Autism Acceptance

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Today is what they call “Autism Awareness Day” and it’s world Autism Awareness Month. Blech. I mean, it’s fine and all that, but here are some of my unsolicited thoughts (so feel free to move long, move along, if you don’t want to know).

autism awareness day is autism acceptance and autism appreciation everyday

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I used to think it was all cute and fun to have an “autism” day or month, and I do appreciate the extra consciousness that comes out of the month, so don’t get me wrong; it’s just that living with it for so long, it’s not a “day” for us. It’s not a week, not a month, not a year; it’s a lifetime.

I used to think this would go away, that he’d outgrow it. You go through the stages of grief as a parent of a child with a disability: denial, guilt, anger, depression, acceptance.

Oh, but you don’t go through those stages once; it’s every. Freaking. Milestone. Every time the other little ones are talking. Every time they other kids get invited to birthday parties. Every time you get a call from the principal saying your kid threw a book at someone’s head. When others are dating and getting jobs and getting married and having kids; all things you may or may not get to see.

When you do hit the “acceptance” stage of grief, you realize that it’s all good! Man, he’s a cool guy! He’s a cool guy BECAUSE of his autism, not in SPITE of it! Yes, it brings extra challenges, yes, he has to work harder in some ways (and I know that bums him out sometimes), but really, he’s going to contribute something special to the world around him that would not have been possible without that being a part of who he is. I like him. And not just because I gave birth to him; I think he’s awesome. So, autism simply IS. And I accept the whole kitten-kaboodle; the good, the bad, and the ugly.

I guess my point is this. I do appreciate and like the direction of being more inclusive and understanding of ALL persons, of difference races and beliefs, different abilities, different backgrounds. I think we’re moving in the right direction. We do still have a long way to go, so while I don’t fault “Autism Awareness Day,” I do want to stand up and say, “Everyday is autism day.”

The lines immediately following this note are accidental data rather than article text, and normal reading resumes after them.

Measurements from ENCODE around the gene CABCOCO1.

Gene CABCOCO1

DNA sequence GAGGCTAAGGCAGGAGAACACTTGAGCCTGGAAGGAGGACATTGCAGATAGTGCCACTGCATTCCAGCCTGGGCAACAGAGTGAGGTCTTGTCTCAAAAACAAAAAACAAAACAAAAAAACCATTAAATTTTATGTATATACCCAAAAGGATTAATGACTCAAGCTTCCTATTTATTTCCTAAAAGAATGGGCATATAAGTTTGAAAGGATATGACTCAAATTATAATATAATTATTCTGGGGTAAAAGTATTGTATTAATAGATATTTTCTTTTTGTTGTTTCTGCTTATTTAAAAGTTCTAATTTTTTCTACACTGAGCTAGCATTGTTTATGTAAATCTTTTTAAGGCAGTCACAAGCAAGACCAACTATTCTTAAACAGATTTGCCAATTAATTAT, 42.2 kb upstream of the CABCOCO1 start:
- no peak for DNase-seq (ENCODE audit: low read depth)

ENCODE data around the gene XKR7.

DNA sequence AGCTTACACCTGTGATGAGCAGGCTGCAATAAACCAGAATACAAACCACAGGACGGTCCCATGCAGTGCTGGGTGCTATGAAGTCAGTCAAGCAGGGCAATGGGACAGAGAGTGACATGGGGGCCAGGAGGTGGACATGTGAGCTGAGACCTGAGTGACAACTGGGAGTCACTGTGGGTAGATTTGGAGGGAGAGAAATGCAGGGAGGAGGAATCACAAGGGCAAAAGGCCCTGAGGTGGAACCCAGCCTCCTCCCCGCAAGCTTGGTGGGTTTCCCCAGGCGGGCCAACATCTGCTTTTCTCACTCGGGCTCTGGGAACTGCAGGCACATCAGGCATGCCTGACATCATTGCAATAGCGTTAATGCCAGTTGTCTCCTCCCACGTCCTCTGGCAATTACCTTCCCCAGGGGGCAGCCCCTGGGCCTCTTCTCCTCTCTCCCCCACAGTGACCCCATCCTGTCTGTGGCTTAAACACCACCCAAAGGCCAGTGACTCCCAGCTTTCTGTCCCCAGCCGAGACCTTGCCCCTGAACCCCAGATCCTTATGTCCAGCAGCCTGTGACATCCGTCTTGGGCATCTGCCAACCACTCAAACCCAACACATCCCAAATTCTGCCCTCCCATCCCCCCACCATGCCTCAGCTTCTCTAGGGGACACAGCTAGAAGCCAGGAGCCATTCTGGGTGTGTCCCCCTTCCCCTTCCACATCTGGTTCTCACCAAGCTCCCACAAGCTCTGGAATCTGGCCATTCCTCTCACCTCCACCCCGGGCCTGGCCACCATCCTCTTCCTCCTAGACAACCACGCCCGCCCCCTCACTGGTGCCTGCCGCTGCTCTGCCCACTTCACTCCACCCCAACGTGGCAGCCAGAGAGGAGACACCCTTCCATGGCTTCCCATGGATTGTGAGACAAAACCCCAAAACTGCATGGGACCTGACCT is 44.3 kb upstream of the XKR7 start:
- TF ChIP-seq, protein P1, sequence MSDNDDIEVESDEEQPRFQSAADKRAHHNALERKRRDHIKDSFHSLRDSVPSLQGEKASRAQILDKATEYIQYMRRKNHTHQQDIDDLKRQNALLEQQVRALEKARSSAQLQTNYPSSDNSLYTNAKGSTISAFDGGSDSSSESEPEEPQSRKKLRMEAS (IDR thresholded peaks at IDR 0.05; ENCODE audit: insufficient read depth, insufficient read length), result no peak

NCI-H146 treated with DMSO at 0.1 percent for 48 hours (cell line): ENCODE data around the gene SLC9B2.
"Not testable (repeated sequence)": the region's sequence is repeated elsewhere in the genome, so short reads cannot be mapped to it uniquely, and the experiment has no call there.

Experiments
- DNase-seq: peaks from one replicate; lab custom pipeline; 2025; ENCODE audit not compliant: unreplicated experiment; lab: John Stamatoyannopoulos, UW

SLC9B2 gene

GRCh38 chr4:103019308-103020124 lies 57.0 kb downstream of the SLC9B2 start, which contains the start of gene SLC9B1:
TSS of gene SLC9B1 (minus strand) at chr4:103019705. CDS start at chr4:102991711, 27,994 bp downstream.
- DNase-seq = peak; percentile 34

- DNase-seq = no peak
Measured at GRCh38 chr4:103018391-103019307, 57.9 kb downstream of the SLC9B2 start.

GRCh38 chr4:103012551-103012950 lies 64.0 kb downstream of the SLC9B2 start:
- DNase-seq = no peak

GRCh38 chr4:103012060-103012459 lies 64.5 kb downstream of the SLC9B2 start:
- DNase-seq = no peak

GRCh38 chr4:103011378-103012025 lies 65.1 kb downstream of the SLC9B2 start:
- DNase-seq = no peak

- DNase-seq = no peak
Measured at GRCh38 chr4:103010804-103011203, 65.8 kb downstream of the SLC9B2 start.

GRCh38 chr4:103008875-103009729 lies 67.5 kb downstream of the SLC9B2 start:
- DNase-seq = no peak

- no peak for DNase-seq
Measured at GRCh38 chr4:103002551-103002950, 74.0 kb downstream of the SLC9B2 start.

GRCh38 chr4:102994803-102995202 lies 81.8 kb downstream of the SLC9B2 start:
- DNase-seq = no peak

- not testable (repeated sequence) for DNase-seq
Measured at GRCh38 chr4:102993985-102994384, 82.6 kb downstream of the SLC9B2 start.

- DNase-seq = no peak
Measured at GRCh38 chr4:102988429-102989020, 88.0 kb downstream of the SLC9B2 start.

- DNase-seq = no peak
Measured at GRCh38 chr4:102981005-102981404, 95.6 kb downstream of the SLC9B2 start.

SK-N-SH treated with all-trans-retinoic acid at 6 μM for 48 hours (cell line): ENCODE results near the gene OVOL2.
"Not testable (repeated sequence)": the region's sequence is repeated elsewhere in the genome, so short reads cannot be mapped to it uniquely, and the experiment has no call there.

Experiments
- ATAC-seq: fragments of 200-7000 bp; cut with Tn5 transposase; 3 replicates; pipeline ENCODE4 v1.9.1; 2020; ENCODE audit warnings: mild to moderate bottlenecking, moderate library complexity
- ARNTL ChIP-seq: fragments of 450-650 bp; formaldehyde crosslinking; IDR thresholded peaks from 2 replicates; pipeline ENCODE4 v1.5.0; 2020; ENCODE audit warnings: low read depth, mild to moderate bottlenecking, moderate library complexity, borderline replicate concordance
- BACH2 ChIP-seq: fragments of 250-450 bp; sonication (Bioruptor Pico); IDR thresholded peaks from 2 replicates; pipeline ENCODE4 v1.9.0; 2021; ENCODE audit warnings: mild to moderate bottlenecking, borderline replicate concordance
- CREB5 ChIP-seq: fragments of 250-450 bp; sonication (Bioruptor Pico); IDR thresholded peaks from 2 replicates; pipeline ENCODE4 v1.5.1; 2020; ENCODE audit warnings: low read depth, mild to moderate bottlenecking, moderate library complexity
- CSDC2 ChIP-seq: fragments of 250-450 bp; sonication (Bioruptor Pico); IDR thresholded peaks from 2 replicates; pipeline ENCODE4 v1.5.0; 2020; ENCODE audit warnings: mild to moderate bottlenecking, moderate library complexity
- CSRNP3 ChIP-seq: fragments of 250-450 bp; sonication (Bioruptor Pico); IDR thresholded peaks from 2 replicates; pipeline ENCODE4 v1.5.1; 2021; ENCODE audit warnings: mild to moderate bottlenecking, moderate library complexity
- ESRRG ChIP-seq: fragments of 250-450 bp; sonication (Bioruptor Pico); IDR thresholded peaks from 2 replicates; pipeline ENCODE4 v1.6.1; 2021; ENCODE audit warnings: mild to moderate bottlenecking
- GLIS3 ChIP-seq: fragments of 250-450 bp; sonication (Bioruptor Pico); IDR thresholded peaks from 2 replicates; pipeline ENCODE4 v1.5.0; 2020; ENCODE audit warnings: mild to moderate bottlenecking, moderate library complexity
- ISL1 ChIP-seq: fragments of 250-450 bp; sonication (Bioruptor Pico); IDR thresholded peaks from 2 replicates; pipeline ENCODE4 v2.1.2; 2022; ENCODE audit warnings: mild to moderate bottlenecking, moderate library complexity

I asked my boy (now 24) what he thought about autism now that he’s an adult (we HAVE had these conversations before, mind you, but it was apropos today). This is what he said:


Sometimes people don’t understand me, that I’m different. My strengths are that I’m focused, reserved, don’t get carried away in conversations. My weaknesses are that it’s hard to express my thoughts clearly, and getting along with others is sometimes hard. I think in the workplace, it’s especially hard. They expect the same amount of work output despite the mental health challenges we face.

I’m just waiting for the day where we can be accepted for who we are and the challenges we face.


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Hi! I'm Audra!

I am a special education teacher, behavior analyst, and parent to an autistic adult. I love sharing the insights and resources I have gleaned over the past 25 years. Thanks for being here!

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